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Date: -- (:)
From: Damien Doligez <Damien.Doligez@i...>
Subject: Re: [Caml-list] newbie questions
On Saturday, March 29, 2003, at 09:48 AM, Dr.Dr.Ruediger M.Flaig wrote:

> let ht x = (String.sub x 1 ((String.length x)-1)), String.make 1 
> (compl x.[0]);;

Any program that uses this function is going to be horribly inefficient.
You should do something like this instead:

let string_map f s =
   let result = String.copy s in
   for i = 0 to (String.length s - 1) do
     result.[i] <- f s.[i];
   done;
   result
;;

let compl = function 'g' -> 'c' | 'c' -> 'g' | 'a' -> 't'
                    | 't' -> 'a' | _ -> ' ';;

let complement s = string_map compl s;;

This should be able to handle the complete human genome (a 3 gigabyte 
string)
without problems (on a 64-bit machine with enough memory).


> 2.: A question on language design: why do recursive functions have to 
> be marked explicitly as such? My personal feeling is that this rather 
> spoils the nifty inference system... from Algol to Java, procedural 
> compilers require explicit type definitions but are able to work out 
> for themselves if a routine is recursive,

All these language have different syntax for defining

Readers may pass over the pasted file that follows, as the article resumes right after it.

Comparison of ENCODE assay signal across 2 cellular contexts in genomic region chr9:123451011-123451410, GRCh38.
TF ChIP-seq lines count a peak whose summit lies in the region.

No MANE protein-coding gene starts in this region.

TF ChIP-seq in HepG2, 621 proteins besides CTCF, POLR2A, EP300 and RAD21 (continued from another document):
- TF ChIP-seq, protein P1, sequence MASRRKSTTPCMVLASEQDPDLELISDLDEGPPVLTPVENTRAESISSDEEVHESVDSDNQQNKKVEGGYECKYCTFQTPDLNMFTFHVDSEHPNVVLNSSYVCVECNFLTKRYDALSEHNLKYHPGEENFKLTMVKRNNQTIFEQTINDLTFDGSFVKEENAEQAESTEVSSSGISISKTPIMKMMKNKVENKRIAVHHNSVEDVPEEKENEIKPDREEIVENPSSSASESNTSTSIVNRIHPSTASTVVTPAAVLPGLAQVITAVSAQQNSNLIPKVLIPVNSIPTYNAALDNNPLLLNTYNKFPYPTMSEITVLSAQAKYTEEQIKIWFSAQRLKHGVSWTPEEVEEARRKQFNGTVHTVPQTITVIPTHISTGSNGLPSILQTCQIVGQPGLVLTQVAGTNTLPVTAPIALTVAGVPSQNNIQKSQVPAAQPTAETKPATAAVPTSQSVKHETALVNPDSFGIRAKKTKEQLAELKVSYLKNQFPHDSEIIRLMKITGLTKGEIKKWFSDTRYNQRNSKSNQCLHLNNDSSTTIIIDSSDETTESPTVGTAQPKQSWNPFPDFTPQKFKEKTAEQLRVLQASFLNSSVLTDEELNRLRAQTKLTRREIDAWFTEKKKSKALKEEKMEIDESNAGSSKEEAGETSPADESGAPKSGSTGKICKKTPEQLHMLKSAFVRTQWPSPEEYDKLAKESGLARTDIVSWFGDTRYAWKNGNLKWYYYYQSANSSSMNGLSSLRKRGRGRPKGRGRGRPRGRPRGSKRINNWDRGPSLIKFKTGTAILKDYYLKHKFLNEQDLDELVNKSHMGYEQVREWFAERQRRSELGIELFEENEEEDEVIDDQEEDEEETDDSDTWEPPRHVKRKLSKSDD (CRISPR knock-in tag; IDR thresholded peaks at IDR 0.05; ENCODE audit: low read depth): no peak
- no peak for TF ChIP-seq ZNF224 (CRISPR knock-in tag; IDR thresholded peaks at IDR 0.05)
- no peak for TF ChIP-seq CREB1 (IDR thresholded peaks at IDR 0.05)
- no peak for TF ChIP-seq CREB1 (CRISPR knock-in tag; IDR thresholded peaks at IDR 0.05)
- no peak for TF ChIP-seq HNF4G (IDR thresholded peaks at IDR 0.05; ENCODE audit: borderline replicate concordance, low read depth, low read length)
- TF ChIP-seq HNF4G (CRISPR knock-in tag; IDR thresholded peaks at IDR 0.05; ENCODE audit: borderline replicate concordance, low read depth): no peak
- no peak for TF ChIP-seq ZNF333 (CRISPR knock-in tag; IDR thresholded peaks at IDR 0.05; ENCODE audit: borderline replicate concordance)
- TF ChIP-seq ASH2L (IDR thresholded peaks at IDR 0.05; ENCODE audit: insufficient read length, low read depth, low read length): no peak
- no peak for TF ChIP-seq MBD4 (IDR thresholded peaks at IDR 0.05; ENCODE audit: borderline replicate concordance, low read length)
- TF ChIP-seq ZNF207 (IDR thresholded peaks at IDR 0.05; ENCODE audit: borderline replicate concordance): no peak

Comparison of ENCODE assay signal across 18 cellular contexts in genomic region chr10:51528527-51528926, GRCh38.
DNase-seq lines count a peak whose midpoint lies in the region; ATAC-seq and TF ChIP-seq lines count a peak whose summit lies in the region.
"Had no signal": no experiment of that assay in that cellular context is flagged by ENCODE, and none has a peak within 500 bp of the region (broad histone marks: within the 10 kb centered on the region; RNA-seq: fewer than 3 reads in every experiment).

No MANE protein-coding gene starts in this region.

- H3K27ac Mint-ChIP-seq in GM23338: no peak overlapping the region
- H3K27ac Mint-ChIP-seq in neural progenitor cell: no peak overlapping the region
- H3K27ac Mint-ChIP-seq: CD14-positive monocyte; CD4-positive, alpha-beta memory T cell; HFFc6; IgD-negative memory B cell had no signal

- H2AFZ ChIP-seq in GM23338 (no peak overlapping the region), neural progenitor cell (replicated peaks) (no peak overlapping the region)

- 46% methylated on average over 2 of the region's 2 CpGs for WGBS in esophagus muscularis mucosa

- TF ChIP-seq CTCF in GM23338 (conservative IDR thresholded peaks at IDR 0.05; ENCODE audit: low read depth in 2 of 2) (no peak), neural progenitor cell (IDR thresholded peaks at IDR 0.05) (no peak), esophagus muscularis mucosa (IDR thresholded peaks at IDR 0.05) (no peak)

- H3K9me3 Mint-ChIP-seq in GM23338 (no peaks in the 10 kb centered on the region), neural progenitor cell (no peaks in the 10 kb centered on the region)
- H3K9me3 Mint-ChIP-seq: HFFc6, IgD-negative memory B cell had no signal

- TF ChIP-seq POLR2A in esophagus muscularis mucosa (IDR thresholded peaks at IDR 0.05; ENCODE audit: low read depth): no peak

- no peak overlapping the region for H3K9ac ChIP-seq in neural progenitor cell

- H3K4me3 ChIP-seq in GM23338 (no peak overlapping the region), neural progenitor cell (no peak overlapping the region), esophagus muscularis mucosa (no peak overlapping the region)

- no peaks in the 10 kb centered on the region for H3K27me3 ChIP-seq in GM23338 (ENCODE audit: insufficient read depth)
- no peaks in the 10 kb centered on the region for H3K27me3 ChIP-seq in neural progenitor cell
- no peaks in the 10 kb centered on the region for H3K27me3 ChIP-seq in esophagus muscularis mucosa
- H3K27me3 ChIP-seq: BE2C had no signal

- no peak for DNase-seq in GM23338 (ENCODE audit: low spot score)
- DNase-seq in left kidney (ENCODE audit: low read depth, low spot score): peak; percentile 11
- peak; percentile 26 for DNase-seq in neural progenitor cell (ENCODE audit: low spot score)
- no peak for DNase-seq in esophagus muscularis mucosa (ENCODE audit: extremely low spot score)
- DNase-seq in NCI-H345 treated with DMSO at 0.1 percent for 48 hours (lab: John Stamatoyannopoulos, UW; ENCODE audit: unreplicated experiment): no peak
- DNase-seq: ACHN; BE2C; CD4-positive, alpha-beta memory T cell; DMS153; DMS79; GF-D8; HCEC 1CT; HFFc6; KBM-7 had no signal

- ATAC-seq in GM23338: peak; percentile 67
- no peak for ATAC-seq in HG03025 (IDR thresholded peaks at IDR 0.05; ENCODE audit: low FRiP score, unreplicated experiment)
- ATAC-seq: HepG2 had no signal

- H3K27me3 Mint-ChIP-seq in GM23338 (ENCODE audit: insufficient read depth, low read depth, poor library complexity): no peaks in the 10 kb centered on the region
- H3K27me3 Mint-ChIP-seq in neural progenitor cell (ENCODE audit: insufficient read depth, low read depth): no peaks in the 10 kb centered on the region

functions/procedures
and for defining values, and make functions implicitly recursive.  In 
effect,
you are "marking" your functions as recursive by defining them.  You can
get the same effect in O'Caml by always using "let rec" for your 
functions.

>  and Haskell also has both type inference and implicit recursion, so 
> this should not be too difficult. Or has there anything escaped my 
> attention?

Haskell is a lazy language, and has no problem with arbitrary recursive
values.  In a strict language like O'Caml, we cannot make all values
recursive by default.


> hence I would like to have some output in legible form but the -S 
> option does not seem to work properly. Does anybody know about this?

Do you mean gcc -S or ocamlopt -S ?  They both work on my MacOS X.

-- Damien

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